8. What Miz Angie said! I got to that same point of physical fitness that you did--saw the hint of results. Unfortunately it was approximately 15 years after I started doing it. And then I got pissed about having to work so hard to feel good (I did it to fight depression). Just started again--all I want to accomplish now is that my middle should not be wider than my boobs and hips. And I do other stuff (house work/repairs, and yard work), because my long-time, just in the nick of time sometimes, motto is "when you're feeling crazy, do something normal." So I'm not just like you in any way, I guess, except when you write these things, I recognize my own thinking patterns. Except funnier, and more clearly than I could ever state them or even think them.

  9. @JennyD - Understand that I did not realize I had this in my mind, so it was not a question of which was better. If I asked you if you have decided whether you prefer wearing a djellaba or a thobe, I might be asking you a similar question - my bet is you never have asked yourself that question. This is what I am saying, now that I know I think this, I can ASK that question. At this point, I think the 'nothing' choice would be mine, because you have to admit that seeing that would be something you'd point out to a friend on a graveyard stroll, whereas the 'made something better' would be pretty much what all the other stones were saying. My favorite line on a tombstone in our local cemetery is "A man who liked a cold beer'. THAT made me think about the guy. And so would the 'nothing' choice - hey man, what was this dude LIKE??? I know you mean tombstone metaphorically, but I am not talking about which is better, I am talking about how it is inside here.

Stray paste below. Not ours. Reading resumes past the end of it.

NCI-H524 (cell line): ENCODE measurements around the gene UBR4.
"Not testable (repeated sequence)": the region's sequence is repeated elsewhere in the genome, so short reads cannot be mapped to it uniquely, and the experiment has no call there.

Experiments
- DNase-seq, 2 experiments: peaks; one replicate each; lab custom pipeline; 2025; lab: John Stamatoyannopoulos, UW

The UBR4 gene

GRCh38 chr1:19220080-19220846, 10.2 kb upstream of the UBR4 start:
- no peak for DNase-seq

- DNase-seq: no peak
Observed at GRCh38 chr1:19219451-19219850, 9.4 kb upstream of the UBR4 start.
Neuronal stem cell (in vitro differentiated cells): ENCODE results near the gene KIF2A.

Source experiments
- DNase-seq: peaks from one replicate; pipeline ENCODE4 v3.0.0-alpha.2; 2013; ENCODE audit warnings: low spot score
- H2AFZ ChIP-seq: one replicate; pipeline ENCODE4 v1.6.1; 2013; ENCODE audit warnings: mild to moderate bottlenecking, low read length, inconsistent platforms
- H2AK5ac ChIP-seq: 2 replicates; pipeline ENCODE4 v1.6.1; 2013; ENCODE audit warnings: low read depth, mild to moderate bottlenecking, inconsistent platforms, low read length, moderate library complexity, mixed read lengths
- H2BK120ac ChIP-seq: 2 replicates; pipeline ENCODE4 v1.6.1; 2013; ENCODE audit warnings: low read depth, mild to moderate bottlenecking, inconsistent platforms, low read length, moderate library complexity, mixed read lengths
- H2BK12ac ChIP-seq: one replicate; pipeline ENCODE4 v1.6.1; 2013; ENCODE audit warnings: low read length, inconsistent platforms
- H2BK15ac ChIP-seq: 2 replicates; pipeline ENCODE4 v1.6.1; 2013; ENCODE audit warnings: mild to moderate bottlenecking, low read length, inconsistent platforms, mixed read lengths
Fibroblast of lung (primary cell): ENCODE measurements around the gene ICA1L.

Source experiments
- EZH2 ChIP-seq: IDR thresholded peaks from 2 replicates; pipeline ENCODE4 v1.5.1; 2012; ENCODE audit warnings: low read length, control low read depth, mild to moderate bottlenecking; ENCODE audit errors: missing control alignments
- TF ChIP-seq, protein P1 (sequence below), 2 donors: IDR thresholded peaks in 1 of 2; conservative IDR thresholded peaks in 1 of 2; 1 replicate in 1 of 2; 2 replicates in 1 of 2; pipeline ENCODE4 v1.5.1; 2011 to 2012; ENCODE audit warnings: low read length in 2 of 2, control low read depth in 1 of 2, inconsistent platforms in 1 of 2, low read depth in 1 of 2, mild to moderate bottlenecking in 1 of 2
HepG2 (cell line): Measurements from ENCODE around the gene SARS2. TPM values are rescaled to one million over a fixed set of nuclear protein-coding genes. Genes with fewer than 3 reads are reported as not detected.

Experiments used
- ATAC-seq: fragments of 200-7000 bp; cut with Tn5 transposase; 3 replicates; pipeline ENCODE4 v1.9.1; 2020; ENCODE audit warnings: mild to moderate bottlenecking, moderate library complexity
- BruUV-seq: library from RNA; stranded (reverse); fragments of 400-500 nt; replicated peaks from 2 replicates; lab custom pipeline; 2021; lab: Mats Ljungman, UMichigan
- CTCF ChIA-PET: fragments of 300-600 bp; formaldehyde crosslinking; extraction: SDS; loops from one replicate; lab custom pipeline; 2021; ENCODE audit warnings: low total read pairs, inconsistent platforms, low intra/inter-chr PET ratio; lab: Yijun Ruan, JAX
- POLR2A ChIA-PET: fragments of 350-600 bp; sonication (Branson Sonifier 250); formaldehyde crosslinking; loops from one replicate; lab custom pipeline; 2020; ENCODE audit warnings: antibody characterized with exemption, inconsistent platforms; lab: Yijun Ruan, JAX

@flooz - So if you were to win the lottery, you would be pissed off that you didn't win it when it first began and would say, "To Hell with it!' and leave the prize unclaimed? Actually, this comment is SO like the woman I enjoy reading. I don't think you get yourself at all; you are way better than you think at probably everything. Did the exercise fight the depression, by the way? And thanks for the fulsome praise, I intend to believe every word - you COULD be right...